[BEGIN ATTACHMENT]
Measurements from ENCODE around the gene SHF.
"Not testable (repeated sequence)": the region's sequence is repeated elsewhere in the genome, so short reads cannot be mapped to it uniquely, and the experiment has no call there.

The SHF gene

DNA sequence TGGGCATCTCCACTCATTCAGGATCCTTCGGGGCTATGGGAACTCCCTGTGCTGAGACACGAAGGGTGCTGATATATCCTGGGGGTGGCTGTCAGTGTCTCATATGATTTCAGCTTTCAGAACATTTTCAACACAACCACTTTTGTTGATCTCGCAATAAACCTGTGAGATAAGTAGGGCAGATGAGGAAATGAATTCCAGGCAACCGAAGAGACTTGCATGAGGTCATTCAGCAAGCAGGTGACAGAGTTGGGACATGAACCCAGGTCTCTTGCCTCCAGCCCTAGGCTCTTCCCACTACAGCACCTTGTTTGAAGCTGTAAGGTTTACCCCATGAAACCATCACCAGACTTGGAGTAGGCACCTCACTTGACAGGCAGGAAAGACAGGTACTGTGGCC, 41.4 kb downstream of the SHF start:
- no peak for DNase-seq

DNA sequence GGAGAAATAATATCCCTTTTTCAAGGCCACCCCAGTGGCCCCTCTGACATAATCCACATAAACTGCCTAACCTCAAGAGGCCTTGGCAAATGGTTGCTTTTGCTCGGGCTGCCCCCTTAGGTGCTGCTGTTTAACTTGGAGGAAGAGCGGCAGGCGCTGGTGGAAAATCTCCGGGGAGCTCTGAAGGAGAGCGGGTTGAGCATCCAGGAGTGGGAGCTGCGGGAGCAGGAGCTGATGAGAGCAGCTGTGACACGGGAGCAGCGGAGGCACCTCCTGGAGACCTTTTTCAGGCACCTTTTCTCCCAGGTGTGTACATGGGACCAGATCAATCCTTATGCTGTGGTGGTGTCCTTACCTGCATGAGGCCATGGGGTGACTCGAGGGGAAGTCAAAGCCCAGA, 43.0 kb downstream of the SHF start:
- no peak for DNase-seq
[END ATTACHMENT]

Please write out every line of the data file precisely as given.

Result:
Measurements from ENCODE around the gene SHF.
"Not testable (repeated sequence)": the region's sequence is repeated elsewhere in the genome, so short reads cannot be mapped to it uniquely, and the experiment has no call there.

The SHF gene

DNA sequence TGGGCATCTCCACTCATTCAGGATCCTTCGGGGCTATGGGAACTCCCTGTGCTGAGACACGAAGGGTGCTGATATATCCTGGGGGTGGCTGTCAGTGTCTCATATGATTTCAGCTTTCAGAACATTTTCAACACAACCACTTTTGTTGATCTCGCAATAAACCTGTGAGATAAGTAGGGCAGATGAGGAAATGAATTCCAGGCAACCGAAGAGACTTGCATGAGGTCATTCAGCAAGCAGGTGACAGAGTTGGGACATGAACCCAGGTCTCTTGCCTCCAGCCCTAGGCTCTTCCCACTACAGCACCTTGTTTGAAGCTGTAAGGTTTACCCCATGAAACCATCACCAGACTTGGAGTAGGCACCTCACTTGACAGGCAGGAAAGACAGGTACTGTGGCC, 41.4 kb downstream of the SHF start:
- no peak for DNase-seq

DNA sequence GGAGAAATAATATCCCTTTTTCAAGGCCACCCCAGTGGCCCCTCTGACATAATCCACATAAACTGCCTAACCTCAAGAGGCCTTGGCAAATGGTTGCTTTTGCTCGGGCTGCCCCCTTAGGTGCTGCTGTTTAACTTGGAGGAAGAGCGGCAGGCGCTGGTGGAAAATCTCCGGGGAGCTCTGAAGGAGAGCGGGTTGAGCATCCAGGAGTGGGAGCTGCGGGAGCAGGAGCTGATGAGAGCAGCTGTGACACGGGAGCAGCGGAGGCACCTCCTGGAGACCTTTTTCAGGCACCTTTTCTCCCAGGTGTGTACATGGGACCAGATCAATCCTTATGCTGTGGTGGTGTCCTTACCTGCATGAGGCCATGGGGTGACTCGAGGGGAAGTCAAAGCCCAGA, 43.0 kb downstream of the SHF start:
- no peak for DNase-seq